I'm posting this link again here and in several other places because of all the questions I've seen recently by folks who obviously haven't read the instructions. I DO NOT have several decades of Model T experience. I AM NOT an expert on Model T maintenance and repair. So how do I know what to do? I READ ABOUT IT. Of course there will be some things that aren't clear even when you do read the book. That's why we have forums. But you can save yourself a lot of reinventing the wheel with just a little reading.
Right on Steve
I have some additional suggestions for the "Jelf Shelf."
1) Ford Manual (the owners manual that originally came with each Model T). Try to get a copy that corresponds to the year of your car. Otherwise, a few years are available free, online on the club website. Clear instructions on how to properly operate a Model T Ford, written for an audience who typically had never previously owned or operated an automobile. Note: the two most widely possessed yet never read books are the Holy Bible and automobile owners manuals.
2) Price List of Parts - if you are a purist, try to obtain one that is the same year as your car. At the very least, obtain the August 15, 1928 edition (yes, 1928). The 1928 edition is a very handy reference and reprints are readily available.
3) Dyke's Automobile and Gasoline Engine Encyclopedia - any edition from the late teens through the mid twenties. This book is a "nice to have," not an "absolute must." Dedicated Model T Ford section aside, this book contains a wealth of information and also will give you better insight of automobling during the Model T years.
Speaking of re-inventing the wheel.
I have a "Dykes" manual for sale if anyone is interested. Bill Kerndt, email@example.com, 563-380-6230. Thank you. Bill
The Dykes encyclopedia is way too deep (theory and engineering) for most hobbyists. The Ford Service Manual is a must though.
But if you must, Dyke's encyclopedia is FREE through Google Books.
Guess I'll think twice before posting that next dumb question...grin..
Danial, somewhere I read that the only dumb question is the one not yet asked!
Allan from down under.
We've got to be patient. The books are great, but, a newbie has to find out first that they exist. I found the following excerpt from the link at http://dauntlessgeezer.com/DG11.html "..... I see a lot of gray hair. There will come a day when the current volunteers will wear out or croak. If the antique car club, or old tractor club, or amateur orchestra, or any hobby activity is going to continue, there will have to be new, younger people involved to keep it going. When any young person shows curiosity, interest, and even enthusiasm, it is slack-jawed, bonehead, brain-dead stupid to throw cold water on that enthusiasm."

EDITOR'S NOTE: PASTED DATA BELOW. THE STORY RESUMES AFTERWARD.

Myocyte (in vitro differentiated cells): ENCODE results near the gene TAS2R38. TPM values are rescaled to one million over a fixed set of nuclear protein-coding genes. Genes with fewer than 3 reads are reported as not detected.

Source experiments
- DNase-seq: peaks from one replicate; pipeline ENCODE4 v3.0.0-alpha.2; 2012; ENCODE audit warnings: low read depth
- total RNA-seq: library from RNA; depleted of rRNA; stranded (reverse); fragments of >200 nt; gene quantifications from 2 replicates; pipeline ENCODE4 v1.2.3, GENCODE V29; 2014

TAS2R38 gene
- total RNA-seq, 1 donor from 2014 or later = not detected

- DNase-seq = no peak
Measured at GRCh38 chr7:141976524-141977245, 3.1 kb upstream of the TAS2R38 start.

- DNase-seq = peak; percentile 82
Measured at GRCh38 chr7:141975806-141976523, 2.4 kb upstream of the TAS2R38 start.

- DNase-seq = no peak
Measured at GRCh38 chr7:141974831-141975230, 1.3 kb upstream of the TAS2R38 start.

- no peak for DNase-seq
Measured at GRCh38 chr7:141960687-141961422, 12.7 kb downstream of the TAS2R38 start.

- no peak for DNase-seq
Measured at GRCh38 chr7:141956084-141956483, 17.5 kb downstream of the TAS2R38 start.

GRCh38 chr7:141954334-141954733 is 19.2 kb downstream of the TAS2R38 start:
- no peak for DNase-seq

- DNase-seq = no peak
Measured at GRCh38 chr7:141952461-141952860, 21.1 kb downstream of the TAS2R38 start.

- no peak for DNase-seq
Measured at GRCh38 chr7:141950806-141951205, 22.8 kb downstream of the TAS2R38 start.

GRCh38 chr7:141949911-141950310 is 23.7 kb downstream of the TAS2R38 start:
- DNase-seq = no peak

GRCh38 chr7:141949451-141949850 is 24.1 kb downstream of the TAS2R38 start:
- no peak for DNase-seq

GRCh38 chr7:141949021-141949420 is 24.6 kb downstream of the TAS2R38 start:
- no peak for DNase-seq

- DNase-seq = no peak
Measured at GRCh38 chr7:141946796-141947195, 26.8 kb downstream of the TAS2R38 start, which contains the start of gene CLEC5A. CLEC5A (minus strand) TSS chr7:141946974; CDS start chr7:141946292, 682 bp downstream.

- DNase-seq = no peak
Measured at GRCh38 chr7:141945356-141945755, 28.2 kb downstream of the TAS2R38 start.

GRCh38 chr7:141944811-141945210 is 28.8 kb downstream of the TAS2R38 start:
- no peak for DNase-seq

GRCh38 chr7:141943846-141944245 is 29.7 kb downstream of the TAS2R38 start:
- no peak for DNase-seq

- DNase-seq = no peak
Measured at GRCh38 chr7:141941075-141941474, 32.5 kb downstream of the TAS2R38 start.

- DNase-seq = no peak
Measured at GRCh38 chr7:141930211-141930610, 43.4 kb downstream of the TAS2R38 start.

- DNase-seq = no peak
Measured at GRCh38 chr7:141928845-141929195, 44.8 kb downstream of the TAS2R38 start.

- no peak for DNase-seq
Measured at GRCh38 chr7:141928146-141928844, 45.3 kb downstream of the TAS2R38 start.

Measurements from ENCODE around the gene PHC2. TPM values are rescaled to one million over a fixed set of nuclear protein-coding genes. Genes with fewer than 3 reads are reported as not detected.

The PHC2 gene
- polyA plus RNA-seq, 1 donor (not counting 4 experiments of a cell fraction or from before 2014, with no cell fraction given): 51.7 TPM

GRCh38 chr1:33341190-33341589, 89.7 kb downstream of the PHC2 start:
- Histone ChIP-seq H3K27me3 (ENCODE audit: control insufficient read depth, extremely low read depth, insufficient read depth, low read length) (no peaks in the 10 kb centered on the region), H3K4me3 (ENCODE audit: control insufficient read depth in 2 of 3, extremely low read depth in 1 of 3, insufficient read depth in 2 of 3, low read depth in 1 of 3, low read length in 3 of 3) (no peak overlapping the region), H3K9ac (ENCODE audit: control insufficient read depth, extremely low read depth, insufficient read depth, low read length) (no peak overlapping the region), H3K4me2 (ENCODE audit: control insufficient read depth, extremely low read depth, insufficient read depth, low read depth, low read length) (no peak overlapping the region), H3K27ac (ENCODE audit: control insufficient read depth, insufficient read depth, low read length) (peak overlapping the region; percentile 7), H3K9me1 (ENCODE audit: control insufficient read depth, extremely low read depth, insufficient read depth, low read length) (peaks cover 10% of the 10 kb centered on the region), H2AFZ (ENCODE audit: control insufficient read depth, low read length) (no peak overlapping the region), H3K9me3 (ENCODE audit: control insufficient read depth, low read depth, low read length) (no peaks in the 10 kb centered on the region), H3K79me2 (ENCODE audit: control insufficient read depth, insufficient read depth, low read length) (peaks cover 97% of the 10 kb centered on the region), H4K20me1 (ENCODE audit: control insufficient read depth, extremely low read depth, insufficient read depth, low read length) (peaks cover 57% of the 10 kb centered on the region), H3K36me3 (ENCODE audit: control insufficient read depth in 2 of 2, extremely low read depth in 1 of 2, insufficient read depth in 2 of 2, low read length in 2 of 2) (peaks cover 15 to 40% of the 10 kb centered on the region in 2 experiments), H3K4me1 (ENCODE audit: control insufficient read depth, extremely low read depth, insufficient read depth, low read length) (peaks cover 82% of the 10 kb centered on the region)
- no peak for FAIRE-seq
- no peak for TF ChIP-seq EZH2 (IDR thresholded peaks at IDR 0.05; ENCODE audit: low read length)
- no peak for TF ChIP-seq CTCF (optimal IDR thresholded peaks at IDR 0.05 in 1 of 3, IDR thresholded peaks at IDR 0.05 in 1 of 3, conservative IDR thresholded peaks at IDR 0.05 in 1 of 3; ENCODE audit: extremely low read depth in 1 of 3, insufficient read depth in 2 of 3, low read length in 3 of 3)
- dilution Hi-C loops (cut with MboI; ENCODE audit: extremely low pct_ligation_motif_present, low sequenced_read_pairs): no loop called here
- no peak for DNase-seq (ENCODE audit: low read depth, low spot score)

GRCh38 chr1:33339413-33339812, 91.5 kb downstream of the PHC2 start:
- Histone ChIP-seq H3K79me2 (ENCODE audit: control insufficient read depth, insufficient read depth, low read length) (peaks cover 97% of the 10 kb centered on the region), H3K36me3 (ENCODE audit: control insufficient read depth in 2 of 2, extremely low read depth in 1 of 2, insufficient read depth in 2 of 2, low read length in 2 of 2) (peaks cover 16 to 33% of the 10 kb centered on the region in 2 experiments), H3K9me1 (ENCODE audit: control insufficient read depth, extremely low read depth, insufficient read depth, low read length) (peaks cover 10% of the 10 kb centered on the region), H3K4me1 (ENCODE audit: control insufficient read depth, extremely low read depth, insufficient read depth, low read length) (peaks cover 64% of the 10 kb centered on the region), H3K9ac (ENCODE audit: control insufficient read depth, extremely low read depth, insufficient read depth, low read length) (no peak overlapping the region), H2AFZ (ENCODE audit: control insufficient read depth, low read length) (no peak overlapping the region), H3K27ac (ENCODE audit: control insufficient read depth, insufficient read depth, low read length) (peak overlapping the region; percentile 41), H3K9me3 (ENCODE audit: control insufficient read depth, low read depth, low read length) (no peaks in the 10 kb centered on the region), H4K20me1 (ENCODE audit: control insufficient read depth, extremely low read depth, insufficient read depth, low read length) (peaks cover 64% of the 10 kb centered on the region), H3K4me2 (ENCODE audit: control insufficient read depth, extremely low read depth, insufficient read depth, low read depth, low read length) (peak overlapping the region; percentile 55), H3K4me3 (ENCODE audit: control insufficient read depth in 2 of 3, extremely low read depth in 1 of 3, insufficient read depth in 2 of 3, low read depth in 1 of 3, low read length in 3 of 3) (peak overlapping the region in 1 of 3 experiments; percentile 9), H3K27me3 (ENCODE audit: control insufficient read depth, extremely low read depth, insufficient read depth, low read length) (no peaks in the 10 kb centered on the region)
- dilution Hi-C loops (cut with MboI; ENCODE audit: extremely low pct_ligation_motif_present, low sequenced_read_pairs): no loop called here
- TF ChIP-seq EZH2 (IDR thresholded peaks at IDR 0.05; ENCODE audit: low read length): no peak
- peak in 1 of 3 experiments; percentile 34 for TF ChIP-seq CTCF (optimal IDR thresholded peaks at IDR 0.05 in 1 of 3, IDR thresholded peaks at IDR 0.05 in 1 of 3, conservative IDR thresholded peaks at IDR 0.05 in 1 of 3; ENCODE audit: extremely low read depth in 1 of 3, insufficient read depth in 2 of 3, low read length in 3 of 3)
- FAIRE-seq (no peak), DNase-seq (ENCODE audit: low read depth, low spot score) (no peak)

Again, we've got to be patient and answer the same question each and every time it's asked. The answer may be to tell them about the books, but, if they're just getting into T's they probably don't realize there is such a wealth of info available. Folks who get their first T, don't realize that there is massive info avail until they ask, and, we don't need to slap them for asking. Just my 2 cents worth!
Some T owners just want a neat set of sheet metal to roll around in. Others live and breath the machine. Early on, either of them may not know of the existence of the books, or which ones of the many are the best ones to have. The first group may never understand the importance of the books and even if they buy them, won't use them. The ones destined for the second group, will embrace the books and the forum, read and learn everything they can and one day become one of the ones who answers all the questions of the first group.
I have the book. I still ask questions because books are never as good as having someone to talk to you about it, or better yet show you. The "Model T Ford Factory Service Manual" I bought is worse than most haynes, and the pictures are lousy. Even after reading it I can't tell what goes where. The little books are pretty good, but don't explain where the water pump goes. (obvious joke is obvious)
I'm getting the message "don't bother us unless you know what you're talking about" It is rather unwelcoming.
As an aside, my dad found a nice copy of Dyke's. It is a fun read, and it reminds me why I wanted an old car in the first place.
"..... "don't bother us unless you know what you're talking about" ......"
Can be applied to ANY group of people I have ever known....70+ years worth. Stuff happens - stuff affects different folks in different ways.
For those who wish to learn and understand the quirks, nuances and workings of the Model T, as well as those who like some friendly (mostly) online chatter, I do not believe that you can find a better group of folks that type their thoughts and ideas on this Forum.
And although some of us (me) are intrigued and would like to read about the workings of your profile picture, there are those who would rightly object to a dissertation of it's operation here. I'll use "Google" to find the answers.
Best wishes in all your endeavors!!
I have to also say RIGHT ON STEVE. It is positively amazing what you can learn when you READ THE INSTRUCTIONS.
You must have been reading my mind about some of the questions people ask about T's.
There is so much information available that its really easy to get a basic working knowledge about our old cars.
I guess we have gotten so use to going to our computers and media devices we have forgotten how to read a REAL book.